2011Q3 Reports: Student Research Workshop Chairs

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This year the Student Research Workshop was renamed the Student Session. This was done in an effort to rebrand the meeting so to increase the number of submissions, and generate greater interest to the general research community.

Program Committee Formation: The co-chairs of the ACL 2011 Student Session are Sasa Petrovic (University of Edinburgh, UK), Emily Pitler (University of Pennsylvania, USA), and Ethan Selfridge (Oregon Health and Science University, USA). The faculty advisors are Miles Osborne (University of Edinburgh, UK) and Thamar Solorio (University of Alabama at Birmingham, USA). The program committee list was approved by the Student Session faculty advisors on September 10, 2010. The program committee consists of 55 members, of which 31 are from North America, 20 are from Europe, and 4 are from Asia/Pacific. They represent 25 areas of NLP andcomputational linguistics research.

Conference Setup and Procedures: The call for papers was first uploaded to the ACL 2011 website on August 24, 2010. We also emailed it to a number of lists on Monday September 20th, 2010. This year we put more effort in attracting submissions from bachelor and master-level students in an attempt to get students interested in computational linguistics earlier in their careers. This was reflected in the call for papers. A START account was created for the submission process.

Submissions and Reviewing Procedure: We introduced a "Thesis Proposal" submission type, in addition to the traditional "Research Paper". 57 valid submissions were received. Of these, 9 were Thesis Proposals and the rest were Research Papers. All of the submissions were assigned 2 reviewers. We accepted 22 papers total, of which 4 were thesis proposals, and 18 were research papers. Thus, the acceptance rate was 38.6%. We believe that the addition of Thesis Proposals increased the number of submissions since, in all likelihood, the research work by many of the authors would be better suited for the main conference.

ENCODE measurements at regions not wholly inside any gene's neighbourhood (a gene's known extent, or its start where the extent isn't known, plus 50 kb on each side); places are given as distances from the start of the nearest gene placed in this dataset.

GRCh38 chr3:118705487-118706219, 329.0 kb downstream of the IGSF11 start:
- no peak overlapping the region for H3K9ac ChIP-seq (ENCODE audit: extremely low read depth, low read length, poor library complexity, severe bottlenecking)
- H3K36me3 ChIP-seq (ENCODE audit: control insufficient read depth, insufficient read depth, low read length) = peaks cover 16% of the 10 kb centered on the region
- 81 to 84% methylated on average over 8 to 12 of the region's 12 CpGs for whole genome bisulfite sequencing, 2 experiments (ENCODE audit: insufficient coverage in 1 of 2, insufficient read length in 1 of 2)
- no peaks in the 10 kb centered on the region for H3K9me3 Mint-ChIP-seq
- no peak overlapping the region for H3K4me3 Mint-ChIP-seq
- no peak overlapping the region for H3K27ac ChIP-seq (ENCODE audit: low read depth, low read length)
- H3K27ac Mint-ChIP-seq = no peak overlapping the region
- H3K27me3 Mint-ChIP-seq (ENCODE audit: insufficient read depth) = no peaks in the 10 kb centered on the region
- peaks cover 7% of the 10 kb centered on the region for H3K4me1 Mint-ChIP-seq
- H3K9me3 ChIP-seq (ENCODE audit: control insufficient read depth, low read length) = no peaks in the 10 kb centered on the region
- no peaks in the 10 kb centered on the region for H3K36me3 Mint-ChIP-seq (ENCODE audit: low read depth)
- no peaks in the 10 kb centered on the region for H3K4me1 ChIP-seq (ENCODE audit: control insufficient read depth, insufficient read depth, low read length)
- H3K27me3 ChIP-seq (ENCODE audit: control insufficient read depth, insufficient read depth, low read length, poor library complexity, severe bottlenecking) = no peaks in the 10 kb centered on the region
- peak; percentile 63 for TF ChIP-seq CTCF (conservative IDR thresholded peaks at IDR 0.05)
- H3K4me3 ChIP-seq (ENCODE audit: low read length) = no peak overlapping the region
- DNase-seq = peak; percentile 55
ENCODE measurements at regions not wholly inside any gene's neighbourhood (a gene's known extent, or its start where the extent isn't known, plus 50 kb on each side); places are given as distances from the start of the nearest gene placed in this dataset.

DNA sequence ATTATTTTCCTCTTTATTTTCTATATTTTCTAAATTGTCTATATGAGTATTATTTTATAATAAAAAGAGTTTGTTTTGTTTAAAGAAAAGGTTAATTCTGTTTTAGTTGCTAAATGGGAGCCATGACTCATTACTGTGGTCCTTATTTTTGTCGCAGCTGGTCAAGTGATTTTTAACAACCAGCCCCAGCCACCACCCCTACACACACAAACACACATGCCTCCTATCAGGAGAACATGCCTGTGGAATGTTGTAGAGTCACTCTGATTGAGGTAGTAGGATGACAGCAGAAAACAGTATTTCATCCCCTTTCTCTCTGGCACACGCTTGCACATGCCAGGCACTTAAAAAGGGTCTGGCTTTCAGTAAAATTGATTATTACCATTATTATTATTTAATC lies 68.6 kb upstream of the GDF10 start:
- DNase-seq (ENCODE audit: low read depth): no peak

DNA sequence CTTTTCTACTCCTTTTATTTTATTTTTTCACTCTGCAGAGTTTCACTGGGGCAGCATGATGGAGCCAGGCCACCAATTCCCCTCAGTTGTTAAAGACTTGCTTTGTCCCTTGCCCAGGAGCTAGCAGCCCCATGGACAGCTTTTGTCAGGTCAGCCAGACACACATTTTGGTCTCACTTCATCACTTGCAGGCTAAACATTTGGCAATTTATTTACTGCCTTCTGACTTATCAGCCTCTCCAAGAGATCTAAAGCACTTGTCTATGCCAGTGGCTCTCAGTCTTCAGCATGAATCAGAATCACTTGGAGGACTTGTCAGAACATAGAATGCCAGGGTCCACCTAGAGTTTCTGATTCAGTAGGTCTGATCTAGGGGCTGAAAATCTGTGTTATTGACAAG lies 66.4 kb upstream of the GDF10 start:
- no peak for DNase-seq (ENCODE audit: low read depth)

Presentation format: This year, all of the papers will be presented as posters during the main poster session of ACL conference on June 20th. We decided on this format to avoid clashing with other tracks in main conference, which has resulted in poor attendance of the student session in the previous years.

Paper Mentors: Each accepted paper received a mentor, a senior member of the research community, who will meet with the student author during the conference and provide feedback. The mentor will have read the paper and provide comments on both the general research direction and on specific details related to the paper.

Funding for Participants: We have been awarded funding for participants from the ACL Walker Student Fund, the European Association of Computational Linguistics, Google, and the National Science Foundation (NSF Award Number 1102435). Each accepted Student Session paper received free main conference registration ($185), $300 towards accommodation, and a portion of their airfare subsidized. Despite the generous grants, we were still very short on money. This was especially true for authors outside the U.S who were not eligible for NSF support. The total airfare alone was $23,331, and our total budget was $22,335, meaning that the budget wasn't able to cover even the airfare. Future organizers of the Student Session might want to take this into consideration and make it clear to student authors early on that only a part of the total costs will be covered.

Suggestions: One of the major benefits of submitting to the ACL Student Session is receiving constructive and insightful reviews. We were lucky to have a large number of very qualified reviewers. We made two changes which we believe made it easier to get a large number of reviewers:

1. Reducing the length of Student Session papers to 4 pages (we granted students an additional page for the camera-ready deadline)

2. Scheduling the Student Session deadline later than the main conference long paper and earlier than the main conference short paper deadline. Many reviewers were reviewing for both the Student Session and the main conference, so having a time-shifted deadline made it easier for them to do both.